Until now, reloadable prepaid cards have been primarily used by
people without bank accounts, and by states to deliver benefits.
But Mercator Advisory Group predicts that $70.7 billion will be
loaded onto these cards in 2011, a 68% increase over 2010.
Banks hope that the fees on prepaid cards will help them recoup
revenue lost as a result of limits on fees charged to credit card
users and, now, cuts in the fees paid every time someone swipes a
debit card (for more on bank fees, see
How to Get a Better Deal at Your Bank
Plus, prepaid cards have started to appeal to more affluent
customers. Issuers have a "great opportunity to go up-market," says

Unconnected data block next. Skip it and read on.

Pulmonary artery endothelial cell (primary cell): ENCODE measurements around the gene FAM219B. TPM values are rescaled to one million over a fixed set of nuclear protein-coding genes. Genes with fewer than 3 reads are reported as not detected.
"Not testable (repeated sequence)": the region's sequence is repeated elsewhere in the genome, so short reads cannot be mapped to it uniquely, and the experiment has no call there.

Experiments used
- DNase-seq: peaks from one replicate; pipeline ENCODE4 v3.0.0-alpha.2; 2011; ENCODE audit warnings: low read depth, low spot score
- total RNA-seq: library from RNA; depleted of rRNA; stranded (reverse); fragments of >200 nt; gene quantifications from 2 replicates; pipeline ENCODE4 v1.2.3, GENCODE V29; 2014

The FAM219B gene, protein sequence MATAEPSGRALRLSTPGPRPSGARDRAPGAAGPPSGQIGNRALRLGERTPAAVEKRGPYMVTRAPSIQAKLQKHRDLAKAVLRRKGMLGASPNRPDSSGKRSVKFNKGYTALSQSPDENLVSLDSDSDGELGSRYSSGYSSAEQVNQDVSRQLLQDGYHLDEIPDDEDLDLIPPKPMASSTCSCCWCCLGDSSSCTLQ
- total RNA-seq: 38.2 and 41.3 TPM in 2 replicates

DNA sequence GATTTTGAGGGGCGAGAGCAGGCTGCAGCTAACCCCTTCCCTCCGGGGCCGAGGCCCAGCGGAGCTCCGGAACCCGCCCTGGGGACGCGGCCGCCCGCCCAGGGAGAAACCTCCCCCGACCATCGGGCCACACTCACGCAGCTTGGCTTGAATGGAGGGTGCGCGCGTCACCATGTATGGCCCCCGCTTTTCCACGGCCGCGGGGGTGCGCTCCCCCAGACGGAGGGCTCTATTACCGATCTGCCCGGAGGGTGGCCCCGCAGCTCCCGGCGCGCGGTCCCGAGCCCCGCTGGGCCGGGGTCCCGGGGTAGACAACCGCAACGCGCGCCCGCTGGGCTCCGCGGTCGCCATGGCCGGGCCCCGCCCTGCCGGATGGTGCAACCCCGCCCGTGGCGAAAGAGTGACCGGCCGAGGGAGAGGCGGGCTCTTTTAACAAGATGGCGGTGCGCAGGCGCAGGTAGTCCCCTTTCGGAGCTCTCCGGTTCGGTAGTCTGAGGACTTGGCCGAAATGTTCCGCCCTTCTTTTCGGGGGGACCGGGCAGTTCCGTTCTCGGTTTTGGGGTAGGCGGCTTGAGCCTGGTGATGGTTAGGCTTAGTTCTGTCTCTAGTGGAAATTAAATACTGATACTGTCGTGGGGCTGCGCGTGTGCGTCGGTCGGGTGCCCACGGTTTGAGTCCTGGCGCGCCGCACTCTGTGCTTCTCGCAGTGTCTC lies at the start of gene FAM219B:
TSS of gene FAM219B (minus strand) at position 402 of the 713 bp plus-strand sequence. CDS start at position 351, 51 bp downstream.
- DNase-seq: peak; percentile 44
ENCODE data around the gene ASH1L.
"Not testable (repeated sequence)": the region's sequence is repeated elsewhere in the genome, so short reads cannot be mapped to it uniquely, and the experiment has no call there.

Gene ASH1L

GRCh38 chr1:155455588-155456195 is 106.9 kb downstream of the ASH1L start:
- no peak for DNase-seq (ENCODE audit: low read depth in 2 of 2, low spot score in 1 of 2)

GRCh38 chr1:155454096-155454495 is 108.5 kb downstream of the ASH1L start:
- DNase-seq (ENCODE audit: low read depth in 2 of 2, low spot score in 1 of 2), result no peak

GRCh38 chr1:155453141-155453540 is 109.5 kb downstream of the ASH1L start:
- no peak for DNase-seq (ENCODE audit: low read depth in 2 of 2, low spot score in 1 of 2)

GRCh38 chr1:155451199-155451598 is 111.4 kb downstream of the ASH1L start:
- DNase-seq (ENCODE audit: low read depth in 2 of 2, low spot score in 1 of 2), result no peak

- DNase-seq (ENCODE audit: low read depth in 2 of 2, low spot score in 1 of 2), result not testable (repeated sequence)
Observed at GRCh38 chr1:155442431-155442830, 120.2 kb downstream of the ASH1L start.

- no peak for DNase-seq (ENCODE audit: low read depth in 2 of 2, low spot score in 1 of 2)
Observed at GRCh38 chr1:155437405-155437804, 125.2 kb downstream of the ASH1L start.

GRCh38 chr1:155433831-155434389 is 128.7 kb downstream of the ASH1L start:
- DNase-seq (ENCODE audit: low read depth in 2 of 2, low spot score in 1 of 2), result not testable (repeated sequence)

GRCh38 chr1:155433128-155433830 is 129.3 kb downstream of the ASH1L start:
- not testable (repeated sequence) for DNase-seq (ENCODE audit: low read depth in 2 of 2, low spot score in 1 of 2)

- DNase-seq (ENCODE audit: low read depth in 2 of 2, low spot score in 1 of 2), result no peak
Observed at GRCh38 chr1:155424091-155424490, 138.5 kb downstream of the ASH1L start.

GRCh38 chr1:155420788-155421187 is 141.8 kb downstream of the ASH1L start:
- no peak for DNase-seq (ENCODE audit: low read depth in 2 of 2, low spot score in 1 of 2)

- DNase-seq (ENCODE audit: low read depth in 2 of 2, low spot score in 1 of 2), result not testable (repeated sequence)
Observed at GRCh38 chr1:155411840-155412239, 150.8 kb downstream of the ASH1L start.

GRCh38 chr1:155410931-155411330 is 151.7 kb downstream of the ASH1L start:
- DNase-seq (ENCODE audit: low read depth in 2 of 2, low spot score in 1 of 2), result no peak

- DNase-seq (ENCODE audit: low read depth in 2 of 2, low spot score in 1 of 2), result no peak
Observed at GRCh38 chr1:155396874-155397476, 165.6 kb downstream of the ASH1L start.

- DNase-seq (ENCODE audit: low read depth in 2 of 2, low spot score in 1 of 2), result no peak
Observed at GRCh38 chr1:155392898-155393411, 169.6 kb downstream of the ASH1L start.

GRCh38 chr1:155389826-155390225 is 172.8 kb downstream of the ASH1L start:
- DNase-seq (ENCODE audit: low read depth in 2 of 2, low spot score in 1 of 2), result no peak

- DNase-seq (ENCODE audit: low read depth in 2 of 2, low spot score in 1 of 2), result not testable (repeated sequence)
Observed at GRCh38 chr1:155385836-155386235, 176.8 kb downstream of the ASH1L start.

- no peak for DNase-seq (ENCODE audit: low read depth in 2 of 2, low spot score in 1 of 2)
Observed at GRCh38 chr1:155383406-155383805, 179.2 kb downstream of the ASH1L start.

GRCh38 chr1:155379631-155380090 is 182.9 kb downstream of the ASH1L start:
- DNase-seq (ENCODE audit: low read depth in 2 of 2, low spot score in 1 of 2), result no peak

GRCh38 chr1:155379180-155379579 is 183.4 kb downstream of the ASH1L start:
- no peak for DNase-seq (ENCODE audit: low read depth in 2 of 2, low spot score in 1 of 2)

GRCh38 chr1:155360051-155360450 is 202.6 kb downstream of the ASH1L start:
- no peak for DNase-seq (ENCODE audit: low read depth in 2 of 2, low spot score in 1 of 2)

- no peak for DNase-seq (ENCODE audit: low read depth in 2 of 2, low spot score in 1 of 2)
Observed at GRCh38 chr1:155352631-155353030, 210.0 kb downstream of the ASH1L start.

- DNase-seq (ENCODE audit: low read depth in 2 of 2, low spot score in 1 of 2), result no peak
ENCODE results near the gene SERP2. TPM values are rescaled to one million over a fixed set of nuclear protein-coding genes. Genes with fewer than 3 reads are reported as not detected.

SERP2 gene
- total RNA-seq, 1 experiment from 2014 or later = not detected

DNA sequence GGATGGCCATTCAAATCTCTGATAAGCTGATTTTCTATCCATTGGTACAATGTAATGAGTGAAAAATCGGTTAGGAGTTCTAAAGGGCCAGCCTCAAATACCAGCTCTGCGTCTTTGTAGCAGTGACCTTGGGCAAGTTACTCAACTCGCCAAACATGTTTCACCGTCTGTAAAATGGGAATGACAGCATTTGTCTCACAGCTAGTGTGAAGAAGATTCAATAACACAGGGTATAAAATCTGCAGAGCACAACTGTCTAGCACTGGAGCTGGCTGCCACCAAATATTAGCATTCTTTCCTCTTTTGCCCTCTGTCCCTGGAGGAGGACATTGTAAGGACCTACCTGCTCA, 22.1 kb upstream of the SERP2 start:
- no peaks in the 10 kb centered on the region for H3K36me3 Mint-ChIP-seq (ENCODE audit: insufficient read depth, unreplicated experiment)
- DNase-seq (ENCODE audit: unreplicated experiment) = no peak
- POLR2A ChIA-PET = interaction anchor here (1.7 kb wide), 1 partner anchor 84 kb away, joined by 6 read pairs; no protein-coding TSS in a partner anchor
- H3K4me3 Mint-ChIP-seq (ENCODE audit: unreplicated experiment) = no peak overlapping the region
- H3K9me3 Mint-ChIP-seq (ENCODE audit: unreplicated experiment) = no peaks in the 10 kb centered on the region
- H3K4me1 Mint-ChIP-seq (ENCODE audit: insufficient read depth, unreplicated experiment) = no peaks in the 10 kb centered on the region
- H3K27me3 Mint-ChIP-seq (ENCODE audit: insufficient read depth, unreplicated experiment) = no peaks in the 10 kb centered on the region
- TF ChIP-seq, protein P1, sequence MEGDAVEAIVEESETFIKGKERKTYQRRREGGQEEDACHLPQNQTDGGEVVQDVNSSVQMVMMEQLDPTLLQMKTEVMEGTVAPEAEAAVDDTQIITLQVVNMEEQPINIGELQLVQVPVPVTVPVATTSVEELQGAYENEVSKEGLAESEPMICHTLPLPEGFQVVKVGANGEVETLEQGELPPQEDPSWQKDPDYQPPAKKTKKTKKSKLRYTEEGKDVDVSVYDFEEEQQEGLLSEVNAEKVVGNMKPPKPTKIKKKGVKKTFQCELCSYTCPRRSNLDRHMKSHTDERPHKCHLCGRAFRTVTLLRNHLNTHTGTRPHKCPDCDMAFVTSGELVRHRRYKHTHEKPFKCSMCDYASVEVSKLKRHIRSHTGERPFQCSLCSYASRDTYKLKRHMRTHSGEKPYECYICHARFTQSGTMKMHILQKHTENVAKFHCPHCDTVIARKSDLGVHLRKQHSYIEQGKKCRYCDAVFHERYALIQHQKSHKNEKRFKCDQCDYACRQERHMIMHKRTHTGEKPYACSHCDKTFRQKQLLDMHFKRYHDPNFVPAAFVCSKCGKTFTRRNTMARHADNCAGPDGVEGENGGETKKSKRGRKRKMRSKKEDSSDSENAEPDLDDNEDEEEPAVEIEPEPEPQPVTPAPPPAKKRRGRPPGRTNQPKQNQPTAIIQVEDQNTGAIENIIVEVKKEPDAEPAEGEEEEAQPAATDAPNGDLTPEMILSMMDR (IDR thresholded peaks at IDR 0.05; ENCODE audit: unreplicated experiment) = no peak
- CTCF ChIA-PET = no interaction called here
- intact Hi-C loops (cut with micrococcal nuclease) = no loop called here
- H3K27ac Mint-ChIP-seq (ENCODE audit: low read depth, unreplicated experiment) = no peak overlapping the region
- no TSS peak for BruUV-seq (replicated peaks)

Brent Watters, a Mercator analyst. Higher-income consumers are
using prepaids to avoid going into debt. Or they're giving one to a
child who is traveling abroad or going away to school.
The new American Express Prepaid card eliminates many of the
fees (purchase, activation, maintenance and some reloading fees)
that traditionally characterize these cards. However, you will pay
$2 for ATM withdrawals after the first one each month. Reload at no
charge via checking account transfers or direct deposit.